The integration of African American history into the broad sweep of history taught in the nation’s primary and secondary schools is receiving full support.
On September 17, there will be a Virginia Board of Education meeting with an agenda item titled “Report from the Governor’s African American History Education Commission, August 2020” It will offer here a positive and optimistic approach towards integrating African American history into schools.
Many believe that although revealing the history to students may come as a disappointment to them all, regardless of race. However, the failure to educate students about slavery prevents a full and honest reckoning with its ongoing cost in America. Teaching the truth about slavery, critics argue, could help remedy that.
“But telling the truth about slavery in American public schools has long been a failing proposition. Many teachers feel ill-prepared, and textbooks rarely do more than skim the surface. There is too much pain to explore. Too much guilt, ignorance, denial.” Tom McClimon, a middle school teacher said.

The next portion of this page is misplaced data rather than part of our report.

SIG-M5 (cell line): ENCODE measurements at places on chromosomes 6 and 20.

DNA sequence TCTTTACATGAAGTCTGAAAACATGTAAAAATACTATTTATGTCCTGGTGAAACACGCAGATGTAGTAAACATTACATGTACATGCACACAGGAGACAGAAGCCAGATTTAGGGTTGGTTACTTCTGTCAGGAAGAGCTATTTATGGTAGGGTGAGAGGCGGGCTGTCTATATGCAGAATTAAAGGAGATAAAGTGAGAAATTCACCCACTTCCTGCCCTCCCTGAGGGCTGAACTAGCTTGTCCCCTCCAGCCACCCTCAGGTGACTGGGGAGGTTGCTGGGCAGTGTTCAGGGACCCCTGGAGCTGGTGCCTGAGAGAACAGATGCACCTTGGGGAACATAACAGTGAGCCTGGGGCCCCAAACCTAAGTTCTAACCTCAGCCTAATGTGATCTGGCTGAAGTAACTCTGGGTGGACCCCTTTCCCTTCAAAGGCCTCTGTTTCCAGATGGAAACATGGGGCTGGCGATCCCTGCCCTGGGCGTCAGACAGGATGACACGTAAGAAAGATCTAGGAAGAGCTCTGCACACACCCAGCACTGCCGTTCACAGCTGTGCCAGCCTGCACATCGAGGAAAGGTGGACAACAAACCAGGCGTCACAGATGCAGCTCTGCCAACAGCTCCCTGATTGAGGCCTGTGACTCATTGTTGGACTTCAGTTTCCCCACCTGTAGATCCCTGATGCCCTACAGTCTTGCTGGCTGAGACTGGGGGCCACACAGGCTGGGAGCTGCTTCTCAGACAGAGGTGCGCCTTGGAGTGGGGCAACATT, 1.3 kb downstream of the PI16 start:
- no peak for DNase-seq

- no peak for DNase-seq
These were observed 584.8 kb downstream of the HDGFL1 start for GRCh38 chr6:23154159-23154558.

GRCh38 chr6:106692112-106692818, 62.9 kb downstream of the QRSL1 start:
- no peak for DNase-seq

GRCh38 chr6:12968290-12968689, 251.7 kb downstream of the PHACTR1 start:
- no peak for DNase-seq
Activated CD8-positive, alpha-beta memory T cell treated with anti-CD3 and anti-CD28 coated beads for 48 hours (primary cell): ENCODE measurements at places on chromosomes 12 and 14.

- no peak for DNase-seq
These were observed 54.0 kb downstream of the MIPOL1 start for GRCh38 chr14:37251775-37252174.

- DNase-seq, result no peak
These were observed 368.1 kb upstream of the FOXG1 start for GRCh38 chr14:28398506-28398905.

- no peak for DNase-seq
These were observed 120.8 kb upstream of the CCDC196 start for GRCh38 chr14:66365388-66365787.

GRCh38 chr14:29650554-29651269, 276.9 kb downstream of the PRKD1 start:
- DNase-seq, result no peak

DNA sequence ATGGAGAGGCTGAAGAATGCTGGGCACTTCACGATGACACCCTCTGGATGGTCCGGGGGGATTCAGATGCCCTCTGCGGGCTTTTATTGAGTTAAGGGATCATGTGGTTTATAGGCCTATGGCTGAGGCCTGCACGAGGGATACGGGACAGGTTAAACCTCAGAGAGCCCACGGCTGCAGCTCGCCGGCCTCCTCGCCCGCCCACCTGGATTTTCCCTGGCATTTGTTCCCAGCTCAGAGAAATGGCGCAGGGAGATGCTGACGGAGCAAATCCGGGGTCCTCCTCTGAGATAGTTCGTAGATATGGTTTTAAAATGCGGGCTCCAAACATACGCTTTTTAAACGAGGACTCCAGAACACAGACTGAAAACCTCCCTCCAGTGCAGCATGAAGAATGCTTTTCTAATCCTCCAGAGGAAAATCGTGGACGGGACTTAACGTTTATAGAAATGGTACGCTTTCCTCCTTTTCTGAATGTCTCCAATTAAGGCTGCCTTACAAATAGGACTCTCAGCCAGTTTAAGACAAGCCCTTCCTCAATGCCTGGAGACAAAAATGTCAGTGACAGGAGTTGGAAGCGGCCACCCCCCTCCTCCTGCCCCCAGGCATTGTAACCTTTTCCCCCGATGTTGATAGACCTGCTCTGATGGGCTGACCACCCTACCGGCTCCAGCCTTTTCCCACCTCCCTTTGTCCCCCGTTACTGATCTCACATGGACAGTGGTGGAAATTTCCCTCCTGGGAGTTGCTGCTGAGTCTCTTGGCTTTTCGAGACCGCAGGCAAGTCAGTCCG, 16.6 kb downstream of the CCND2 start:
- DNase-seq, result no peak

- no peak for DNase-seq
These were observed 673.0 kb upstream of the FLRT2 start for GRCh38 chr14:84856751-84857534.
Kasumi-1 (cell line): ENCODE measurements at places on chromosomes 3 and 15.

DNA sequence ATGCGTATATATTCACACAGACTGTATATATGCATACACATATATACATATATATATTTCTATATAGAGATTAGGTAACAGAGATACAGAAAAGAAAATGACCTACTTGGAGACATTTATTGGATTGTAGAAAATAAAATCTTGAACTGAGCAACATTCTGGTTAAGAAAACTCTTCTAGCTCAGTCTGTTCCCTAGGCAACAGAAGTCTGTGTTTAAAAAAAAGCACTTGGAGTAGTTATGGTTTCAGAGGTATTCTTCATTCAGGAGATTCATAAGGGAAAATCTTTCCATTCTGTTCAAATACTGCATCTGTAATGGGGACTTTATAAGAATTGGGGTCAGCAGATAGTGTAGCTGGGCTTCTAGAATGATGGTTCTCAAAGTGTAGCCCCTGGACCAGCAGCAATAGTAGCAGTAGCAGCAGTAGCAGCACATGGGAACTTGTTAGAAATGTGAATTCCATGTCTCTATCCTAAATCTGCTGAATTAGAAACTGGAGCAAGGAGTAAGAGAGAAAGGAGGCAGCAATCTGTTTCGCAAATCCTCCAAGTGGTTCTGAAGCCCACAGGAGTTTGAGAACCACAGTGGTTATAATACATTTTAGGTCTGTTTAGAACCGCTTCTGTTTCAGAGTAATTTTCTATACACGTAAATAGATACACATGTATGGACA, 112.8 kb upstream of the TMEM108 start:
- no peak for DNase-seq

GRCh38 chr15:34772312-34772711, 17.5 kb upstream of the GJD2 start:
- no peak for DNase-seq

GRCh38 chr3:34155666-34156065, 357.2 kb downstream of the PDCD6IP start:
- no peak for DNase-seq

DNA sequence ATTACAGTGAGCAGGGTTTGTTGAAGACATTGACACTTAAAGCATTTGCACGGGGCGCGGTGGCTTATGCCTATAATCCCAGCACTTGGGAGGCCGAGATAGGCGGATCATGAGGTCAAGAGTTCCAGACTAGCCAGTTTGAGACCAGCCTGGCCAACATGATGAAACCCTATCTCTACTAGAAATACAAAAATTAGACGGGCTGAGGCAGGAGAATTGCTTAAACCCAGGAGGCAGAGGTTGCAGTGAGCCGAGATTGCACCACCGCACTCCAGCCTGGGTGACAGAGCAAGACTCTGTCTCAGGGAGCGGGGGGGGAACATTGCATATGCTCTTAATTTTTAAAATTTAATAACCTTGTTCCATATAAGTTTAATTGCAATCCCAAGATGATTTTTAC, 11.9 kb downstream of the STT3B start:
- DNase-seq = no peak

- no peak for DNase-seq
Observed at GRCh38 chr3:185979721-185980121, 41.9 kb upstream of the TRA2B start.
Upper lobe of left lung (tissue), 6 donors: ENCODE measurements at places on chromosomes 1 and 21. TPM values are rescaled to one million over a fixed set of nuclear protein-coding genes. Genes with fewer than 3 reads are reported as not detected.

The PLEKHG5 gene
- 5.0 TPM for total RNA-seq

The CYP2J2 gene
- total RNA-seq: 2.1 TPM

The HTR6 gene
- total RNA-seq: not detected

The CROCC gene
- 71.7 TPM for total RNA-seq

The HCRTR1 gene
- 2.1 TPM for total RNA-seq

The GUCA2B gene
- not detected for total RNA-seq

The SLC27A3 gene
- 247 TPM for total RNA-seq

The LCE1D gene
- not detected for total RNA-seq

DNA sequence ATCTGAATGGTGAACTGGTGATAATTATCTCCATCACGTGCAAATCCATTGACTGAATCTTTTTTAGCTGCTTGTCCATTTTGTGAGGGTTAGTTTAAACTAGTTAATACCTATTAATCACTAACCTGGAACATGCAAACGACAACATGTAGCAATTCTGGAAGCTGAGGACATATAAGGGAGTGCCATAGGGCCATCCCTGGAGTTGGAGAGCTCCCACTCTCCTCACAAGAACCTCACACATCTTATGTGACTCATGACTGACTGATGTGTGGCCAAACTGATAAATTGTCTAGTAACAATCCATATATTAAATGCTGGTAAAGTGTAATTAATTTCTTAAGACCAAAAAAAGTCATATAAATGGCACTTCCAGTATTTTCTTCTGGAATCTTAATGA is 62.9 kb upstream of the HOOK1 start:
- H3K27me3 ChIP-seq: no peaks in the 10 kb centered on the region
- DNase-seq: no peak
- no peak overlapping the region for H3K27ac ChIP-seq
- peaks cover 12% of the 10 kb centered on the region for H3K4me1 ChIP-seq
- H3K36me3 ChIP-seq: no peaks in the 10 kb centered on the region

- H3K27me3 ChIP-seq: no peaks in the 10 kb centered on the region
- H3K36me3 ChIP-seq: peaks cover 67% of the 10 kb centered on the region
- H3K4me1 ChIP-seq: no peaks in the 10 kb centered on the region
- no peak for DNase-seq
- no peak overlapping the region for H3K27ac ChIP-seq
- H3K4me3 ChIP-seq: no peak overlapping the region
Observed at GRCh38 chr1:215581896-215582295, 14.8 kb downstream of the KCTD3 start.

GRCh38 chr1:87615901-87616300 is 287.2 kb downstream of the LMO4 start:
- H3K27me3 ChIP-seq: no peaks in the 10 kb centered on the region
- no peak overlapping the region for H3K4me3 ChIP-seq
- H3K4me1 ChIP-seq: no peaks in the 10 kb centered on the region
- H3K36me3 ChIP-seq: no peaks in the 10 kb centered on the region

According to James C Sherlock, an expert in History; “a recommendation is to offer such teaching in the context of the lives of African Americans who overcame those adversities to succeed. Tell optimistic stories of success while ensuring that students learn the daunting, and in the case of slavery, inhumane conditions they overcame.
Sherlock is convinced that this approach will impart lessons of the past, positive and negative while leaving black children proud of their heritage and white children proud that America produced such men and women and determined to do better in their own lives.”
As issues of race and prejudice and privilege continue to roil America, “an understanding of how slavery forged the country seems all the more necessary” Tom added.